Throughout many of the radical texts there is a heartfelt hope for a new world, echoing prophetic texts and the hope for the New Jerusalem in the Apocalypse. Nevertheless this hope differs quite markedly from the character of hope within other areas of Christian tradition. In many of the radical texts we are concerned with a hope for this world rather than some transcendent realm. The coming reign of God is not merely an article of faith for the future, but is in some sense already present, either in the life of the prophetic group, called to implement or proclaim, or as a phenomenon within the historical process which demands a response and interpretation—what is known as ‘reading the signs of the times’. So the present is the decisive moment in the divine purposes, exhibiting what Karl Mannheim termed the ‘chiliastic mentality’, where the present moment is one of utmost significance within the whole gamut of history (Mannheim 1931: 193–213).

A frequent theme is that theology is a matter not just of abstract reflection, but of exposition of understandings which are based on an active engagement to see another kind of order at work in the world, the realization of God's kingdom on earth. There is an approach to the Bible in which interpreters refuse to be content with the letter, but pierce to the real meaning of the text. This attitude may manifest itself as a rejection of the priority of Scripture and a subordination of it to the inner understanding which comes through the Spirit. The meaning of Scripture and tradition is subordinated to experience as a prior datum which must be the necessary condition of the way in which Scripture is read. There is an emphasis on the ability of all those open to the Spirit of God to understand the meaning of Scripture, and so a hermeneutical egalitarianism. This can come without access to the wisdom of the experts.

We see an oblique relationship with the Scriptures in which the words become the catalyst for discernment of the divine way in the present. What counts is not so much what the text meant to Isaiah, Jesus, or Paul, but what import these words may have in the circumstances of the present. The claim to be able to understand the Scriptures without recourse to learned divines is a repeated theme. Patterns of biblical exegesis which have emerged in parts of Latin America over the last twenty years offer a more recent example of the way in which the practical faith of the non-professional reader can be resourced by a mode of reading of the Scriptures which does not need (even if it was often supported by) sympathetic intellectuals (West 1998).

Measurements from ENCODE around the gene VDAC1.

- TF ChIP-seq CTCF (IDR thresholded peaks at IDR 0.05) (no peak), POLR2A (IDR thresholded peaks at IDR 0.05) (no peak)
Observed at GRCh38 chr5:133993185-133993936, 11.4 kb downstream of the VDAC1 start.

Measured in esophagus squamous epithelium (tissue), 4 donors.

The messianic and millenarian proclivities of early Christianity and parts of ancient Judaism indicate that there were strands of thought which reflected difference and hoped for something better. Of course, such ideas can easily lapse into other-worldly fantasy, but the potential of future hopes for illuminating the disjunction between the group and wider society should not be underestimated. This is brilliantly captured by Walter Benjamin in his last work. He emphasized that the cultural monuments celebrated by official history could not be understood outside the context of their origins, a context of oppression and exploitation (Benjamin 1978: 258). Incorporated into the tradition of conventional history, they were no more than booty carried in the triumphal procession of the victors. Just as the cultural object itself will never be free from barbarity, ‘so neither is the process of handing down by which it is passed from one to the next’. He spoke of the need to capture a memory ‘as it flashed past in a moment of danger’ (Benjamin 1978: 257). It was the ‘involuntary memory of a redeemed humanity’ which contrasted with convention and false tradition. It was necessary to ‘brush history against the grain’ (Benjamin 1978: 259). According to Benjamin, the task of each generation was to rescue tradition from the conformity which the powerful seek to impose upon the subversive—thereby neutralizing it and making it part of the dominant ideology.